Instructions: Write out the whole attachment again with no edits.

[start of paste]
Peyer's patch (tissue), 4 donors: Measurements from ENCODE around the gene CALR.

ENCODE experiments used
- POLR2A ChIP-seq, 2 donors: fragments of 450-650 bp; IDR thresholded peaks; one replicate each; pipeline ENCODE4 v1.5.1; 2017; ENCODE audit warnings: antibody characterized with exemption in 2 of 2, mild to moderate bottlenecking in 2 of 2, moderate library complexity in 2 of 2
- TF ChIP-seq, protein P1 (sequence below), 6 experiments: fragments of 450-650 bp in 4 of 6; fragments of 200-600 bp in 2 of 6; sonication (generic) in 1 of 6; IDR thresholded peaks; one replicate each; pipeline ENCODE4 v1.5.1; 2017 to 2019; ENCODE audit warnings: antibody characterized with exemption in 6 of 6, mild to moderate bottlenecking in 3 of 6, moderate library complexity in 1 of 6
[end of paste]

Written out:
Peyer's patch (tissue), 4 donors: Measurements from ENCODE around the gene CALR.

ENCODE experiments used
- POLR2A ChIP-seq, 2 donors: fragments of 450-650 bp; IDR thresholded peaks; one replicate each; pipeline ENCODE4 v1.5.1; 2017; ENCODE audit warnings: antibody characterized with exemption in 2 of 2, mild to moderate bottlenecking in 2 of 2, moderate library complexity in 2 of 2
- TF ChIP-seq, protein P1 (sequence below), 6 experiments: fragments of 450-650 bp in 4 of 6; fragments of 200-600 bp in 2 of 6; sonication (generic) in 1 of 6; IDR thresholded peaks; one replicate each; pipeline ENCODE4 v1.5.1; 2017 to 2019; ENCODE audit warnings: antibody characterized with exemption in 6 of 6, mild to moderate bottlenecking in 3 of 6, moderate library complexity in 1 of 6